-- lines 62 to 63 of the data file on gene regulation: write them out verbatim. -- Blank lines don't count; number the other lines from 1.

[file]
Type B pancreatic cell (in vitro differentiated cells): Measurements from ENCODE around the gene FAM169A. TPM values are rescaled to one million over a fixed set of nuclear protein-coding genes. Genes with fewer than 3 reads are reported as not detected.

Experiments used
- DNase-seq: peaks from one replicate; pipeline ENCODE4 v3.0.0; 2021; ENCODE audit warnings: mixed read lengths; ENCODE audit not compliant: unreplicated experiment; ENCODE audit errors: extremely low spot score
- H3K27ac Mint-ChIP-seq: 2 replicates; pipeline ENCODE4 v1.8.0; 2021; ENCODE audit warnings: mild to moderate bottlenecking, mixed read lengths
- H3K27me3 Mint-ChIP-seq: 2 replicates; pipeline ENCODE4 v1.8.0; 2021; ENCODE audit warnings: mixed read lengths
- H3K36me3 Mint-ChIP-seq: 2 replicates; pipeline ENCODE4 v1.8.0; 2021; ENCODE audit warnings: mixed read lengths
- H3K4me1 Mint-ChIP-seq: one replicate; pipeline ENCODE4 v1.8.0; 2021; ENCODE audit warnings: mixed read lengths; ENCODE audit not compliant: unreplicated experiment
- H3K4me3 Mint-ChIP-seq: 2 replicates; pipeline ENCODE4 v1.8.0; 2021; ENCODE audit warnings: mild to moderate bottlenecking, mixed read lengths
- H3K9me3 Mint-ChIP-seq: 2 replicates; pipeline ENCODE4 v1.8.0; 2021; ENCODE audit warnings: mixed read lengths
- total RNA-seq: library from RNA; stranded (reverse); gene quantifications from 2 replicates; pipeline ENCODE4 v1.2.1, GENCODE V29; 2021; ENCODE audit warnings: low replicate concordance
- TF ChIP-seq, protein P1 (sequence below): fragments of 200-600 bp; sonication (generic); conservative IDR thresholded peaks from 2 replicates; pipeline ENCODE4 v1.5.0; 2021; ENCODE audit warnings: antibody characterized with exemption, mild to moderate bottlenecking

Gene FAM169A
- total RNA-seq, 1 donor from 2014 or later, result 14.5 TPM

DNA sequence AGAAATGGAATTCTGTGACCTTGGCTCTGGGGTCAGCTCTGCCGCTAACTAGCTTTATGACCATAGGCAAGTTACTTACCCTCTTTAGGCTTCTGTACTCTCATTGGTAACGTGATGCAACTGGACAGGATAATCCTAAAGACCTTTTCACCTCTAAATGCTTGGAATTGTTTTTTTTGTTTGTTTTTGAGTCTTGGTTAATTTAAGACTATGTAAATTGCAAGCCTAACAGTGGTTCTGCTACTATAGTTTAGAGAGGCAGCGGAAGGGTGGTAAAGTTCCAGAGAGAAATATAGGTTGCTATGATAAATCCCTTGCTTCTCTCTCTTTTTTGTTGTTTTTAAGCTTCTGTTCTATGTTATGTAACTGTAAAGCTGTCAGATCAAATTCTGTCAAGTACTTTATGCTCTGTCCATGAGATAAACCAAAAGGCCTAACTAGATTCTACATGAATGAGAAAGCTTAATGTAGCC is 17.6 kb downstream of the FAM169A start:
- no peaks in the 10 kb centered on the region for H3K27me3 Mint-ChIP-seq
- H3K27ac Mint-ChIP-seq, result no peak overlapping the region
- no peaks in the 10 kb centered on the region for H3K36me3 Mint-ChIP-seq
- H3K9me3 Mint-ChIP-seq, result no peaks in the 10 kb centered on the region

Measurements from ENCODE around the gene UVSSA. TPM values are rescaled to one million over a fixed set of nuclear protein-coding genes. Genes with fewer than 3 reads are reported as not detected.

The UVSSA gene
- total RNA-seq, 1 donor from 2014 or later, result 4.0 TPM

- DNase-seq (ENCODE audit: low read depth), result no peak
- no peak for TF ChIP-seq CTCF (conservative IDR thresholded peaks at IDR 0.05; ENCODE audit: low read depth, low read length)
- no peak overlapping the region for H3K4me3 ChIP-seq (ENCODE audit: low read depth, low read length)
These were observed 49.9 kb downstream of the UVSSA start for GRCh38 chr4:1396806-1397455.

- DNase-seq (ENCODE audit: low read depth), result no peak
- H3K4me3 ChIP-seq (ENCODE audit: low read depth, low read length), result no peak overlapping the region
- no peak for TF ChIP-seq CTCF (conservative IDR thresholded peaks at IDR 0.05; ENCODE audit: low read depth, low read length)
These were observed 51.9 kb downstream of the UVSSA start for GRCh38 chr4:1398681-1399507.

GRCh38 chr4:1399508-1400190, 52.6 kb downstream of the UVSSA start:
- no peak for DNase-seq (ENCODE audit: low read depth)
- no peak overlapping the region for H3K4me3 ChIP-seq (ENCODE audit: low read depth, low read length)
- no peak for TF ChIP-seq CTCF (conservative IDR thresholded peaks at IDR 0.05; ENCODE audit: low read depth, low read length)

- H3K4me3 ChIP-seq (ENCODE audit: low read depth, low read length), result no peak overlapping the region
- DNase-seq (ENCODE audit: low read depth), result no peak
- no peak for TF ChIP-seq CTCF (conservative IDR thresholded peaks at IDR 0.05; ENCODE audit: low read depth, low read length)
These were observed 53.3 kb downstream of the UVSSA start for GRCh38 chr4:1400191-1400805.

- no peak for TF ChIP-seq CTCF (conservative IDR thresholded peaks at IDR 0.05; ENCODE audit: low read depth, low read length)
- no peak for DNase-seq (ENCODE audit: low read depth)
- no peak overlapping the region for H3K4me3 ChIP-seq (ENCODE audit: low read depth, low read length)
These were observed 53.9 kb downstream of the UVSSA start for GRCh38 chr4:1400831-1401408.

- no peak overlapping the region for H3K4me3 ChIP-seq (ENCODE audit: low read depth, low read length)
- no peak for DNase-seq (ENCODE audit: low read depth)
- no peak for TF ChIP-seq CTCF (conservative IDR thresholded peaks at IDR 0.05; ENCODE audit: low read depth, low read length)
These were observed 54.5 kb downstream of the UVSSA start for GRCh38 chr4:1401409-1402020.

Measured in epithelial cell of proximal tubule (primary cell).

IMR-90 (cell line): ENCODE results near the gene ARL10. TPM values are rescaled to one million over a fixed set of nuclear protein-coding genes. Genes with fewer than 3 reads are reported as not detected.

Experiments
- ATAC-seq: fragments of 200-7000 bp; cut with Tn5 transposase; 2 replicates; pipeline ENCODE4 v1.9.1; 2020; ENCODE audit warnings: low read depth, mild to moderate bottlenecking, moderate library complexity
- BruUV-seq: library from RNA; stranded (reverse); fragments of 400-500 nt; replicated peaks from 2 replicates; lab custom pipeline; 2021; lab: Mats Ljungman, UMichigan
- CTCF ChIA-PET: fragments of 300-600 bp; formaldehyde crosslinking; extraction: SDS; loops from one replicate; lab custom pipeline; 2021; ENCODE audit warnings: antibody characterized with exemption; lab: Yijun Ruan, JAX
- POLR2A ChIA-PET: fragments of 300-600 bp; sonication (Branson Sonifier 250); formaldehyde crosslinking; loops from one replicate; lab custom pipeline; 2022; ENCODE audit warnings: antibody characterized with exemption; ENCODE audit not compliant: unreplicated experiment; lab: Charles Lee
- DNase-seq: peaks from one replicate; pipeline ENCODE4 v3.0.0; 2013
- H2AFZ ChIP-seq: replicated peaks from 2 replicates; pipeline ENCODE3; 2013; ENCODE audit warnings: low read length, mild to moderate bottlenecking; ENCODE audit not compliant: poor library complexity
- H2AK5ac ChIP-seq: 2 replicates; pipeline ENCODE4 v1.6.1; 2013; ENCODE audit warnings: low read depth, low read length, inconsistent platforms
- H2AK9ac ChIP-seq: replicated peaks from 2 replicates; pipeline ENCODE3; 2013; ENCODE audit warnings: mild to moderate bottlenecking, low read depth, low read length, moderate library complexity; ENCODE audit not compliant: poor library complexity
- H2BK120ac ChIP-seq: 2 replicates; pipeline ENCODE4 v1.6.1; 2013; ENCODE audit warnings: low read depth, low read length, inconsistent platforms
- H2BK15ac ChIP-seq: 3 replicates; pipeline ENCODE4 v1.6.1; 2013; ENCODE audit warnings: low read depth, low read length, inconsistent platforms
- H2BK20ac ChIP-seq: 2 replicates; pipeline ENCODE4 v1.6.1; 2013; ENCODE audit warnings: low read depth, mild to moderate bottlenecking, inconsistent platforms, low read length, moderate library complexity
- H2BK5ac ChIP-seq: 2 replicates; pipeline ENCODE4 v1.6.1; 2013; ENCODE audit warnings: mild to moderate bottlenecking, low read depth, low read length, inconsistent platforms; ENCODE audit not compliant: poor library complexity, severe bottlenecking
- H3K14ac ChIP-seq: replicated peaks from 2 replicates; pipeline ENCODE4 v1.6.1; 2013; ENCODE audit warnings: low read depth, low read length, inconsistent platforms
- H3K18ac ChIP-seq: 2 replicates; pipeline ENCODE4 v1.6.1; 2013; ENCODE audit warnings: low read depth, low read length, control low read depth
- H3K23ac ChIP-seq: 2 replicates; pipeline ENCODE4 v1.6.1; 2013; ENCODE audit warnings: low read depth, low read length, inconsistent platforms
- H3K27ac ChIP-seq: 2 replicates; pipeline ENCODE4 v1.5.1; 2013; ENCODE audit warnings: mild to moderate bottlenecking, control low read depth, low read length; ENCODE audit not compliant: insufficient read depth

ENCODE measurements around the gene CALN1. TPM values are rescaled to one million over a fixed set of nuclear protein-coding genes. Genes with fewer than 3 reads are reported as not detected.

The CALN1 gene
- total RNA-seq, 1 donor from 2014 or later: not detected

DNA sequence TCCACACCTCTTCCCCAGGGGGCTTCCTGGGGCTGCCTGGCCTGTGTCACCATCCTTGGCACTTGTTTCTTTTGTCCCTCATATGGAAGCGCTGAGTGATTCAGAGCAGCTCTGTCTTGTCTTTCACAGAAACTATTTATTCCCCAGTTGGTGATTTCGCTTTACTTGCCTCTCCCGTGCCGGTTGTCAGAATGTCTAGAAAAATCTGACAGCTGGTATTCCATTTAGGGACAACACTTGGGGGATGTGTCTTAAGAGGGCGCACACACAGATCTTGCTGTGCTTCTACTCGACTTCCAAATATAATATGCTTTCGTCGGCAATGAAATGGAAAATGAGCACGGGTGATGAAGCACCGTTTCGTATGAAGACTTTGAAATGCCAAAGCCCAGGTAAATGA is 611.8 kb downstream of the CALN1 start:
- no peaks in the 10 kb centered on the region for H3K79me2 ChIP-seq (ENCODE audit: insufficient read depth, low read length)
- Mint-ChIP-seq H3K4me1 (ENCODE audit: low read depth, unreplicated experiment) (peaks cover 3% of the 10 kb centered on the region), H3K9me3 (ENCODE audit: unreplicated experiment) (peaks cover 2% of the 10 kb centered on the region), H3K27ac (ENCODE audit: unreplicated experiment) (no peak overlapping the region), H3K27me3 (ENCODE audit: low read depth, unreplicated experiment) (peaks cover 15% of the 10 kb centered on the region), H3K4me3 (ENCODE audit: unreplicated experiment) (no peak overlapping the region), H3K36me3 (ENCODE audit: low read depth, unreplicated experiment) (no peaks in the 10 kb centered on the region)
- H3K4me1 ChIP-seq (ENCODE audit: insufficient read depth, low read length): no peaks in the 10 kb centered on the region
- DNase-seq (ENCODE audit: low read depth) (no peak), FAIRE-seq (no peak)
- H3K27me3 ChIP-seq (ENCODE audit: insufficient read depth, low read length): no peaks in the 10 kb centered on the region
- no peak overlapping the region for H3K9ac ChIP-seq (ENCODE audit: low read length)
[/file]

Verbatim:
- H3K18ac ChIP-seq: 2 replicates; pipeline ENCODE4 v1.6.1; 2013; ENCODE audit warnings: low read depth, low read length, control low read depth
- H3K23ac ChIP-seq: 2 replicates; pipeline ENCODE4 v1.6.1; 2013; ENCODE audit warnings: low read depth, low read length, inconsistent platforms